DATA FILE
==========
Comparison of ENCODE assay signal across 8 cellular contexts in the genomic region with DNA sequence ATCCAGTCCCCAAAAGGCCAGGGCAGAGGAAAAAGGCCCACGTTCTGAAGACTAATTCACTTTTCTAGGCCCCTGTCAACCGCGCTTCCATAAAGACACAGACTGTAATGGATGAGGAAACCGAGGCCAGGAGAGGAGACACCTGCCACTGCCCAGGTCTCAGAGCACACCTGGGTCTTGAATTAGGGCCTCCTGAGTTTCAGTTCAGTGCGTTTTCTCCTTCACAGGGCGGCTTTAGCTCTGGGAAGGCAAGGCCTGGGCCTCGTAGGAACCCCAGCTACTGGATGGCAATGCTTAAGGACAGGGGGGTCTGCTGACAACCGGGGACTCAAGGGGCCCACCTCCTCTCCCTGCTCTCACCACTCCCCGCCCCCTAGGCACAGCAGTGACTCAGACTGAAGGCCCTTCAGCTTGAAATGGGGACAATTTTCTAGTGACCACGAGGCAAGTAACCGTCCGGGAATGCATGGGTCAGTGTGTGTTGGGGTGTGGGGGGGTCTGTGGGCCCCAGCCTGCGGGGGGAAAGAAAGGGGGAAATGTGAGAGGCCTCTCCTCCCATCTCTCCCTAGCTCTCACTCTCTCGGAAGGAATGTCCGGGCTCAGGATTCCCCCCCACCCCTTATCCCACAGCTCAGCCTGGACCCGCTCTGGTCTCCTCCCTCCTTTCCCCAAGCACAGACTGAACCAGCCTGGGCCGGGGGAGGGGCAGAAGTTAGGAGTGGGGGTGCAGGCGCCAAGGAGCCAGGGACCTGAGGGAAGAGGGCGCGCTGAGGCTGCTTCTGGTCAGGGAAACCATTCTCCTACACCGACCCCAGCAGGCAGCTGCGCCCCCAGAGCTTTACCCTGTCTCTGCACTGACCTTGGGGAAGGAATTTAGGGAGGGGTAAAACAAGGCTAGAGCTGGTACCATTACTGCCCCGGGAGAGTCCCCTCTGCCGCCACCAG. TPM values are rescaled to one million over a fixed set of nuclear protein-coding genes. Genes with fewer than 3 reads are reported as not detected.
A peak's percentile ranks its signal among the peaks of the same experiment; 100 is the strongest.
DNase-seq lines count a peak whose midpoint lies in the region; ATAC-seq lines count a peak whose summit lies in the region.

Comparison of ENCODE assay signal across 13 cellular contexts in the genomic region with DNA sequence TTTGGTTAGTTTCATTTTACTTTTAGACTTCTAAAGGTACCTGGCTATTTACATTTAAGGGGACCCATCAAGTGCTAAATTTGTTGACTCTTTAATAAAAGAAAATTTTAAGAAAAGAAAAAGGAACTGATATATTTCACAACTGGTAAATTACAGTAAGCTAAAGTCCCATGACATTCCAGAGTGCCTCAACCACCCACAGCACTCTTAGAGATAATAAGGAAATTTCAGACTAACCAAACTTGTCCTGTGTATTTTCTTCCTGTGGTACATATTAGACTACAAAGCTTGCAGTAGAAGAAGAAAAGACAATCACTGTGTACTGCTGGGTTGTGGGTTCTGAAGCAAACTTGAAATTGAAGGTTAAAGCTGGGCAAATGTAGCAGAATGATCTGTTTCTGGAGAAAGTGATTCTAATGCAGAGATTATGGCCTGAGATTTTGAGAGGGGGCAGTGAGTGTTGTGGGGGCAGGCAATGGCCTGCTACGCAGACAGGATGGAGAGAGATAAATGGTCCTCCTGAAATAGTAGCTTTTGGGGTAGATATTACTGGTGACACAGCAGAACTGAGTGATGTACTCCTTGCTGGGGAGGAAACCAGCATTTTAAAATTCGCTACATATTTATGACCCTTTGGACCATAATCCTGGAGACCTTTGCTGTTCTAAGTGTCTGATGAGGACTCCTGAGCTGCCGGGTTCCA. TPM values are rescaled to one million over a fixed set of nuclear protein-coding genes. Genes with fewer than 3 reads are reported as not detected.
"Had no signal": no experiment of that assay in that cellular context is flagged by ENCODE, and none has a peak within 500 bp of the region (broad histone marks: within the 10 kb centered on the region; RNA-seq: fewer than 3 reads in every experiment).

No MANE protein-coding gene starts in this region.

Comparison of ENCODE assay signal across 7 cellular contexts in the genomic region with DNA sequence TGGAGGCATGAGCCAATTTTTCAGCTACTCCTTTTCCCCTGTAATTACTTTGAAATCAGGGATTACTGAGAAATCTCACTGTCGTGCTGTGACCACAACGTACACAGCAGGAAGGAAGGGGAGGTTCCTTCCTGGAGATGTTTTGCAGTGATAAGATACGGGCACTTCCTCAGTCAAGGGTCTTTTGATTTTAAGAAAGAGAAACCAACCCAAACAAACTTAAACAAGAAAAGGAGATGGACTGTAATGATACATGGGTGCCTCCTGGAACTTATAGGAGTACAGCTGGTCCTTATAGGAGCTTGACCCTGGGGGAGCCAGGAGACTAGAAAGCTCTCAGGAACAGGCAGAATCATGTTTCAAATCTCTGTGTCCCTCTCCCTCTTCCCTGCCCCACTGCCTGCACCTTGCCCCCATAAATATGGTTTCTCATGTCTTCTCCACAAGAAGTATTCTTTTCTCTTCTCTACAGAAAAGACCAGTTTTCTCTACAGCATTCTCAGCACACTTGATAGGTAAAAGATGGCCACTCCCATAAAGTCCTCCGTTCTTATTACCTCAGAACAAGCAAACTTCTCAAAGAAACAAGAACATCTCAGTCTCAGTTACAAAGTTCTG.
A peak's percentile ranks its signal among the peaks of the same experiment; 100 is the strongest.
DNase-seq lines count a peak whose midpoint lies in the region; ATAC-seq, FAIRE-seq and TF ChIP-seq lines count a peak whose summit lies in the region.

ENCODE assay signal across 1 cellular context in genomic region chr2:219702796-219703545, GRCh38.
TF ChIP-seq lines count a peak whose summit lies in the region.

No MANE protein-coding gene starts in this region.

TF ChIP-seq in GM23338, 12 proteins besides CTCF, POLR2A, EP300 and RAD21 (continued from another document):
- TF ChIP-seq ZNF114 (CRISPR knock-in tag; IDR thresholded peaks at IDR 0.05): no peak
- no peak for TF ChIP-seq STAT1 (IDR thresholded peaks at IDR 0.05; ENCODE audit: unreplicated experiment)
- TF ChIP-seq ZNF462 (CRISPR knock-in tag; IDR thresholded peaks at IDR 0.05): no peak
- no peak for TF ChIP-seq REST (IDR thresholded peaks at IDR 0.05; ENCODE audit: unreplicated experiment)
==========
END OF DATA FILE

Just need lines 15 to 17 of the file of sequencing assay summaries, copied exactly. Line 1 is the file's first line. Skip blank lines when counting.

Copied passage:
- no peak for TF ChIP-seq STAT1 (IDR thresholded peaks at IDR 0.05; ENCODE audit: unreplicated experiment)
- TF ChIP-seq ZNF462 (CRISPR knock-in tag; IDR thresholded peaks at IDR 0.05): no peak
- no peak for TF ChIP-seq REST (IDR thresholded peaks at IDR 0.05; ENCODE audit: unreplicated experiment)